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johnpaul215

location sound iOS apps?

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I think there was a thread, or a tangent on a thread, but I can't find it, so.....

What are the iPhone/iPad/iPod touch apps you have found useful for work? Not time killers, but actually useful. My phone is currently a Droid (till next iPhone is released), but I have an iPad too, so I might be missing some apps. Offhand the ones I know about, and find useful:

LectroRM

FreqFinder

I'm dabbling with Sound Report Writer for run+gun bag work notes that I would otherwise scribble on paper. Specifically jobs that issue a 744T and I don't have my Fusion.

On my iPad, I have the Denecke and Ambient TC apps. I have not gotten/made the cable yet, so I have not really tried them out yet.

anything I am missing out on?

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I would only add as a competitor to Sound Report Writer that the MovieSlate application has a plugin called Sound Department which is what I use for sound reports. You can use it on iPhone or iPad and it's all interfaced with MovieSlate and all of it's ability, including TC input to the iDevice for a close sync (clocks in iDevices will no hold frame accurate TC for long from my understanding).

That setup makes it very easy for me to make a sound report that is close enough in TC that the scripty and post team know exactly what's going on.

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I love the dB Meter Pro, just to give producers and non-technical people a visual concept of how good or bad ambient noise is. On a recent shoot, the producer asked that question, and I said, "well, if the meter goes into the red (80dB or over), it's bad." One click... it was 87dB. "That would be bad." They got it immediately. 99 cents, you can't beat it.

mzl.spaltqzt.320x480-75.jpg

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I find flightradar24 (Droid) useful for those situations where production insist on shooting right under a major flight path.

Also I have SoundMeter to serve the same purpose as Marc's DB Meter app, although it doesn't have the fancy red line at 80dB... as a side point, 80 dB is pretty loud for ambient noise! Anything over 60 dB really concerns me heading into a shoot.

When working as a boom op, Artemis can be helpful as it shows you the frame lines for each lens. Means you can check the rough frame without the camera in position.

~Mark.

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I love the dB Meter Pro, ... 99 cents, you can't beat it.

Marc, not like I'm expecting a whole lot from a 99-cent SPL meter working off the iPhone's mic...but how accurate do you find this thing?

Thanks,

Jim

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Somebody over on Gearslutz compared it to the $50 Radio Shack meter, and said it was within about 2dB of matching it, at a broad range of frequencies. Given the limitations of the iPhone microphone, that's not bad.

I mean, at least it'll show gross problems (like a factory with 87dB of background noise), and it can also help pinpoint which given part of a room or location is noisiest compared to others.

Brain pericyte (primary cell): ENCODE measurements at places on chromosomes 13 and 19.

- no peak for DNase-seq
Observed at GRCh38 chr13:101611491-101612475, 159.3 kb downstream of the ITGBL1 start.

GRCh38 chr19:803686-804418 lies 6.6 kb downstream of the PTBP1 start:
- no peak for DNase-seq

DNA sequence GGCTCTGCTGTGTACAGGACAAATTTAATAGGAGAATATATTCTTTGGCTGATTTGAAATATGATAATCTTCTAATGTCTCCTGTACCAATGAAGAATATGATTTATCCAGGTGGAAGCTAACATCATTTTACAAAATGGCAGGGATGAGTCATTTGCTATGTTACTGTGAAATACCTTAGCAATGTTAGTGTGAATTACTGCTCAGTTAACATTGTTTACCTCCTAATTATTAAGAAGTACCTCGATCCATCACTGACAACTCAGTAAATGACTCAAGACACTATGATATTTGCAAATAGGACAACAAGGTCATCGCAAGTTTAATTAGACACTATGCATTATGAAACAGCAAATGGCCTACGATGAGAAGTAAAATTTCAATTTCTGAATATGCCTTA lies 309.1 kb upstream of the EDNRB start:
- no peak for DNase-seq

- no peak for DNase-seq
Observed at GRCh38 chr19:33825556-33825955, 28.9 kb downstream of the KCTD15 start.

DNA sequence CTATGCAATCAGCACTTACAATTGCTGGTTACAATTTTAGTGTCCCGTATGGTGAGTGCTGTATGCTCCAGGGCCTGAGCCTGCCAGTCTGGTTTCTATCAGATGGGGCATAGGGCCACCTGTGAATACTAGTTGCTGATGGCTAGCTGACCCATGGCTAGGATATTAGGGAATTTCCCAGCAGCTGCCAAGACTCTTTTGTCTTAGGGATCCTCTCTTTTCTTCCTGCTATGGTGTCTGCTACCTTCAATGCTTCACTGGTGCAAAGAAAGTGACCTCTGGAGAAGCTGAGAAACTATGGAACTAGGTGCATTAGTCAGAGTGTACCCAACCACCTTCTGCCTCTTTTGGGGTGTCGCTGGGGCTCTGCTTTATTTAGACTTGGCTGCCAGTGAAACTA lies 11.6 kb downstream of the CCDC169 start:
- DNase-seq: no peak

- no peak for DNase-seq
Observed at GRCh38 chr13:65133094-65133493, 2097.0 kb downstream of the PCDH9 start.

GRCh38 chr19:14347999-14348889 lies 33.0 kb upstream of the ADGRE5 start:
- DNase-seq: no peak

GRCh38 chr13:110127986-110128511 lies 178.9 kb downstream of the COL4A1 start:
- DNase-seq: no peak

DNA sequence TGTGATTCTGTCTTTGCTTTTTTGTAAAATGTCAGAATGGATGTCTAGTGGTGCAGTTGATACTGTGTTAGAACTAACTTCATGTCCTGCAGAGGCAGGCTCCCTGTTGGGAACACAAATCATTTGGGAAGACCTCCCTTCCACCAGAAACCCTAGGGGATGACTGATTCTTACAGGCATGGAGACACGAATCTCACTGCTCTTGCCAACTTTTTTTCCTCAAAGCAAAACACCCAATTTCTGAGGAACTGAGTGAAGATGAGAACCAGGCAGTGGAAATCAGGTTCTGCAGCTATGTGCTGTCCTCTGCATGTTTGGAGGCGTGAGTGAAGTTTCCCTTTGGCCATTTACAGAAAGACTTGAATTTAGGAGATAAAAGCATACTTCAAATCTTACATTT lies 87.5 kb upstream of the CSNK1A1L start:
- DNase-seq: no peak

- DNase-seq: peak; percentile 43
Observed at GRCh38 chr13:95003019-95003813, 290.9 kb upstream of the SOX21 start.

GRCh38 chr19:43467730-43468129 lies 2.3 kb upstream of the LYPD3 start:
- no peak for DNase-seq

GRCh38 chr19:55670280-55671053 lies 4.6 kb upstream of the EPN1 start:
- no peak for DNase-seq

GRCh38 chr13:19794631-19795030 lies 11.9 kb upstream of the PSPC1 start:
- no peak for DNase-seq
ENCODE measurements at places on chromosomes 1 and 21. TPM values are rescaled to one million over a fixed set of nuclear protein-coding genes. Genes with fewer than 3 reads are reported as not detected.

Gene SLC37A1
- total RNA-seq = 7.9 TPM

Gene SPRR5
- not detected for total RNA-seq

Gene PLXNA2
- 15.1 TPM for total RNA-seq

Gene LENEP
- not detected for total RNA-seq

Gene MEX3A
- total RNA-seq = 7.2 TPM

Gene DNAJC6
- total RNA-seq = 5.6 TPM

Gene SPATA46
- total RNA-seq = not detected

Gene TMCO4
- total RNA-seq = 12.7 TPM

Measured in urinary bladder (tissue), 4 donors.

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I would agree with the Gearslutz assessment - I checked my own iphone dB meter apps (not this one, but I have several others) and found them within 1-2 dB of what my digital Radio Shack meter was saying. Obviously this isn't an Earthworks microphone on the iphone, but it does seem to do a decent job.

One thing to note - The iphone microphone tops out and distorts at 105dB, so it SUCKS for trying to record rock concerts where I'm listening through ear plugs.

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I love the dB Meter Pro, just to give producers and non-technical people a visual concept of how good or bad ambient noise is. On a recent shoot, the producer asked that question, and I said, "well, if the meter goes into the red (80dB or over), it's bad." One click... it was 87dB. "That would be bad." They got it immediately. 99 cents, you can't beat it.

mzl.spaltqzt.320x480-75.jpg

Classic!!!! Must try that trick at some point!!

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Somebody over on Gearslutz compared it to the $50 Radio Shack meter, and said it was within about 2dB of matching it, at a broad range of frequencies. Given the limitations of the iPhone microphone, that's not bad.

I mean, at least it'll show gross problems (like a factory with 87dB of background noise), and it can also help pinpoint which given part of a room or location is noisiest compared to others.

Cool to know that it might at least be roughly helpful... Thanks!

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Somebody over on Gearslutz compared it to the $50 Radio Shack meter, and said it was within about 2dB of matching it, at a broad range of frequencies. Given the limitations of the iPhone microphone, that's not bad.

I mean, at least it'll show gross problems (like a factory with 87dB of background noise), and it can also help pinpoint which given part of a room or location is noisiest compared to others.

That's a good one. Only $0.99 and it's always in your pocket. I can imagine some people understand how much of an issue it is when seeing a tangible number and visual meter.

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Jumpstart LTC has been a big help when a TOD jam (including user bits) is needed (for example on a ZFR100).